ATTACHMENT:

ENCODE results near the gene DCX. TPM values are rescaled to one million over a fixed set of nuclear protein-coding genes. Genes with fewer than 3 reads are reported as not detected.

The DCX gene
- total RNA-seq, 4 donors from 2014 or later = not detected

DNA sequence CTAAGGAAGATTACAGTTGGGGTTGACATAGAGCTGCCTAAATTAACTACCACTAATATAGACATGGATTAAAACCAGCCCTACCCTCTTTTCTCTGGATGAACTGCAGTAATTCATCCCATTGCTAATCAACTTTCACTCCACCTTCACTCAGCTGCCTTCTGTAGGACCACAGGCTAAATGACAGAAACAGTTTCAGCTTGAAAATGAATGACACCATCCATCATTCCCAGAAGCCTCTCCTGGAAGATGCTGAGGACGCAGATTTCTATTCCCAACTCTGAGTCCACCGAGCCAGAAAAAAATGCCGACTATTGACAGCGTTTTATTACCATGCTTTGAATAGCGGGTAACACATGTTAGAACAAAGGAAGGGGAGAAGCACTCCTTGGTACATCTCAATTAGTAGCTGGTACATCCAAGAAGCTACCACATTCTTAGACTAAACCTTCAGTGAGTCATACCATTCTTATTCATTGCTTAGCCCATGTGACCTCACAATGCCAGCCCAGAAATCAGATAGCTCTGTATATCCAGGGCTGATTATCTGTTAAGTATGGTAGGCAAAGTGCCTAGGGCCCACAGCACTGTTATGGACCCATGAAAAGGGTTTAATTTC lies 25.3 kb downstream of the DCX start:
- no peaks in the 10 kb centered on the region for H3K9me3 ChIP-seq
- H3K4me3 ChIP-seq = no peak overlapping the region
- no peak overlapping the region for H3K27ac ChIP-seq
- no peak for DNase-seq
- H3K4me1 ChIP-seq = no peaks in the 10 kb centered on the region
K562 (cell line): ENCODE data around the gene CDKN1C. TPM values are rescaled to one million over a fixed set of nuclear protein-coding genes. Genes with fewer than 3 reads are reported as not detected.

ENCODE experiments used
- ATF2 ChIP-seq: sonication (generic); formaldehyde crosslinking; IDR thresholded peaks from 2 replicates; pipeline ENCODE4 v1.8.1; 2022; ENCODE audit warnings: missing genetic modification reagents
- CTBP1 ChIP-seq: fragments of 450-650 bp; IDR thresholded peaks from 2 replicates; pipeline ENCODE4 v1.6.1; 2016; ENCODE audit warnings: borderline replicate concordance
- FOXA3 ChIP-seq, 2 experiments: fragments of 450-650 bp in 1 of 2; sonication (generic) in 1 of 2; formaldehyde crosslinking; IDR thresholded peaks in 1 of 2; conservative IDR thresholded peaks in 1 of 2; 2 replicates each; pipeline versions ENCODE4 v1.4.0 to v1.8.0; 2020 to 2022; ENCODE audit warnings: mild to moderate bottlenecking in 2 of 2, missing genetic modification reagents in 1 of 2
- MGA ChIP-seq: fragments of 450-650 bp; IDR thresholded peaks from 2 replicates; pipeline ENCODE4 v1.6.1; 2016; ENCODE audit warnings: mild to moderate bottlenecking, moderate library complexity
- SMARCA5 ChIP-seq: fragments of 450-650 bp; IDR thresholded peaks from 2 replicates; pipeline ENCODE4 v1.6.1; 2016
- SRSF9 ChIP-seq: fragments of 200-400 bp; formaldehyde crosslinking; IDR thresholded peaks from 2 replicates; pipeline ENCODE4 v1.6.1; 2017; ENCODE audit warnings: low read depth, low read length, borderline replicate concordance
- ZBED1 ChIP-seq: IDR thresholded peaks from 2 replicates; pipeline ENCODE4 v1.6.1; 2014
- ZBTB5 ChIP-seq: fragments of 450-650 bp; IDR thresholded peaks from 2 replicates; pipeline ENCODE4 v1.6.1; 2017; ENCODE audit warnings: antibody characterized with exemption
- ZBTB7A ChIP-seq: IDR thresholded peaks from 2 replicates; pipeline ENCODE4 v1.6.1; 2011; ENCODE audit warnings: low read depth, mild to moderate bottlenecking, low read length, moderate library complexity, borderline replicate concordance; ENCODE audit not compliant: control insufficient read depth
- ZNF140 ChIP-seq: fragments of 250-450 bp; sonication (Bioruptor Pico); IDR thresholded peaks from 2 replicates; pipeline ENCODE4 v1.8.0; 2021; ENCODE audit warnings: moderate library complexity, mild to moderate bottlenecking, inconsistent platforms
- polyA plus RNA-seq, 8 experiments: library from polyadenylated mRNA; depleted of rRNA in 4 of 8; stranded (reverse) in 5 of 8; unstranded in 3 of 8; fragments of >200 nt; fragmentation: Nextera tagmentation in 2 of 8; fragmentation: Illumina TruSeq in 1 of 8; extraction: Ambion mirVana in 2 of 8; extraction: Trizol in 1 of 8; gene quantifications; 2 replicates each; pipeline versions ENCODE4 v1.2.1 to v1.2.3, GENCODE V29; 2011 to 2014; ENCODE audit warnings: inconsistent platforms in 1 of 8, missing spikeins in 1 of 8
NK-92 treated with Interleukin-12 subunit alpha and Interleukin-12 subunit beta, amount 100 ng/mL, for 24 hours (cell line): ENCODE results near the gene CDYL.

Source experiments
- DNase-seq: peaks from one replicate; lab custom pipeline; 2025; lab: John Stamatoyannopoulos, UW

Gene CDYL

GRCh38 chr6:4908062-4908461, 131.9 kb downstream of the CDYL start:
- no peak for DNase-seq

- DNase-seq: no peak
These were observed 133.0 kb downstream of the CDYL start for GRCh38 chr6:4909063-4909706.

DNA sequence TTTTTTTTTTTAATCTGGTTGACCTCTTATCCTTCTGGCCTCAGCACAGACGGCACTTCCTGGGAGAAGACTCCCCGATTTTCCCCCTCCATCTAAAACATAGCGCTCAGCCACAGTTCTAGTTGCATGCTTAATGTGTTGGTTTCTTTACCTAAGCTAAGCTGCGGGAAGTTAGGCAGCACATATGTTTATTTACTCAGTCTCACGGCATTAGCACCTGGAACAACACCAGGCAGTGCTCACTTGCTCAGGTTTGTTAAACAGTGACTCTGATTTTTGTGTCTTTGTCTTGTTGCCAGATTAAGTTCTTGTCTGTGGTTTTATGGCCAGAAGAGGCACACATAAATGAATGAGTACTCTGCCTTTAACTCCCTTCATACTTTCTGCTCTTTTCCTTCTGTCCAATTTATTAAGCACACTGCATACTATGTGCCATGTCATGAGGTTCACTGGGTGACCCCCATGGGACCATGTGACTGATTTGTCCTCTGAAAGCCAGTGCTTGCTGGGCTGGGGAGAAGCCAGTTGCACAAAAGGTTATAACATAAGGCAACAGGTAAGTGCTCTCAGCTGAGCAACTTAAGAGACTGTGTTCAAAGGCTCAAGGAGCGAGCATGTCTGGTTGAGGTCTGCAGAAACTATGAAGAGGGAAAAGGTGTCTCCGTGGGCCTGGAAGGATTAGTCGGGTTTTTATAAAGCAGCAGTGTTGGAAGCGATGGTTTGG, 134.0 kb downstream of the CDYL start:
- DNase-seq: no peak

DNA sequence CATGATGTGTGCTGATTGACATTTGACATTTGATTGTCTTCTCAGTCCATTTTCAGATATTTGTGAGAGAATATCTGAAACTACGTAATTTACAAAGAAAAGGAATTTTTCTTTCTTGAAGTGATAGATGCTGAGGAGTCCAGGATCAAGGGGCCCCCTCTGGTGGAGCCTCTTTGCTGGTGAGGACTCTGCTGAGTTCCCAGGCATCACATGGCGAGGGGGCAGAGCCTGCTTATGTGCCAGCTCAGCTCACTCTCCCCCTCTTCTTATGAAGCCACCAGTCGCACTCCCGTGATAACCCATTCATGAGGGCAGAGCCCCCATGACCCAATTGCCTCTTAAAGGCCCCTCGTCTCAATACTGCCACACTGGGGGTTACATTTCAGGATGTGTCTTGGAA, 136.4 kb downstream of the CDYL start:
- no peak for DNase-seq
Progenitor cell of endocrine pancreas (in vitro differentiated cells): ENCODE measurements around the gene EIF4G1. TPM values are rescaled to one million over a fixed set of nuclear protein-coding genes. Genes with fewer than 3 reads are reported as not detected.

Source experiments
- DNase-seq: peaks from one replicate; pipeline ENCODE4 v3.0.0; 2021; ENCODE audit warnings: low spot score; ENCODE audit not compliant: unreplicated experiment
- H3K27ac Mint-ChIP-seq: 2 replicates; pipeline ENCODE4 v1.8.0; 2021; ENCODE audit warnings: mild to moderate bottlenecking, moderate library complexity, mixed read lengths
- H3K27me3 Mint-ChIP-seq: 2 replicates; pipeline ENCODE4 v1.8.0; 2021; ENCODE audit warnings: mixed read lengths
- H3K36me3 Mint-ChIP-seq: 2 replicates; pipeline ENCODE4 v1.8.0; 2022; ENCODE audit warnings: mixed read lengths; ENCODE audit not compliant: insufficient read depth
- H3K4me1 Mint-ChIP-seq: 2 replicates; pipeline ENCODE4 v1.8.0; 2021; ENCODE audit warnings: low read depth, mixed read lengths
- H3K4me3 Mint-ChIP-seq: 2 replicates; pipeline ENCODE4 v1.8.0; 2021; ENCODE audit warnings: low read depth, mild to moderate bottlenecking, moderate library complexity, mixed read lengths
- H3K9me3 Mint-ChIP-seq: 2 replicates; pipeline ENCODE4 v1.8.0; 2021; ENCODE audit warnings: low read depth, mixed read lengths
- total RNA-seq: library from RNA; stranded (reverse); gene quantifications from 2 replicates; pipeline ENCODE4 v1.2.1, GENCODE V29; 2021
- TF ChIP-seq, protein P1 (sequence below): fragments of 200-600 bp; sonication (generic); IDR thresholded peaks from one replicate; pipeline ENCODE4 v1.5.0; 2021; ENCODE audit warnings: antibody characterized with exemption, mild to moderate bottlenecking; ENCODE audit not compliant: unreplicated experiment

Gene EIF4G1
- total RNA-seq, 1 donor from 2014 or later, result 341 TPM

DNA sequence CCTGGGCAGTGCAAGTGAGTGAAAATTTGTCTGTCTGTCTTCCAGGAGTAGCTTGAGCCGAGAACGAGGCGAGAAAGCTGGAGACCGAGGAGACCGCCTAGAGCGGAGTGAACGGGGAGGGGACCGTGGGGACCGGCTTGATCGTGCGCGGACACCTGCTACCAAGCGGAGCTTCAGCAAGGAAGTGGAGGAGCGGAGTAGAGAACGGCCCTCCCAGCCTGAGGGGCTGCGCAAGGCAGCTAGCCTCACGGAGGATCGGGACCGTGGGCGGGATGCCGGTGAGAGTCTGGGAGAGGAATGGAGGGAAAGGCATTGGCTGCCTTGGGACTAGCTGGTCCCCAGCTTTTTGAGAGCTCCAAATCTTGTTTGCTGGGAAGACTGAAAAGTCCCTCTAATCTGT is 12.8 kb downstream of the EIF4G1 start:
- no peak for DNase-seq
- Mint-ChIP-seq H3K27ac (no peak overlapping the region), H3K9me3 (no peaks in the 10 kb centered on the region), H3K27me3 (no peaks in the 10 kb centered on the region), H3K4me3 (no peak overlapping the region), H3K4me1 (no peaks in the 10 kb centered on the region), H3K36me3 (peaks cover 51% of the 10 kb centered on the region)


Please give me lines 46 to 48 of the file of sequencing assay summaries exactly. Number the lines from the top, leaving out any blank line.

Gene EIF4G1
- total RNA-seq, 1 donor from 2014 or later, result 341 TPM

DNA sequence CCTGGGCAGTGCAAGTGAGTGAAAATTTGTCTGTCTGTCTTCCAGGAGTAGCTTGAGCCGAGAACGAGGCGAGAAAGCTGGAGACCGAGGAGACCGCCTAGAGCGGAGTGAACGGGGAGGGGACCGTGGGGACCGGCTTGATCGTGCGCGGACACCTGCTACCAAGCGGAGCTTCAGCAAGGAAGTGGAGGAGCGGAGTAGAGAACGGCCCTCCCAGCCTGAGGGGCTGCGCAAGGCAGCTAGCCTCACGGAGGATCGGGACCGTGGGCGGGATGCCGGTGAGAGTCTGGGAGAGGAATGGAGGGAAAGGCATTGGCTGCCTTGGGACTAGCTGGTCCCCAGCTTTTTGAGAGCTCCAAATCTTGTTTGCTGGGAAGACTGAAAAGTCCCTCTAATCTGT is 12.8 kb downstream of the EIF4G1 start: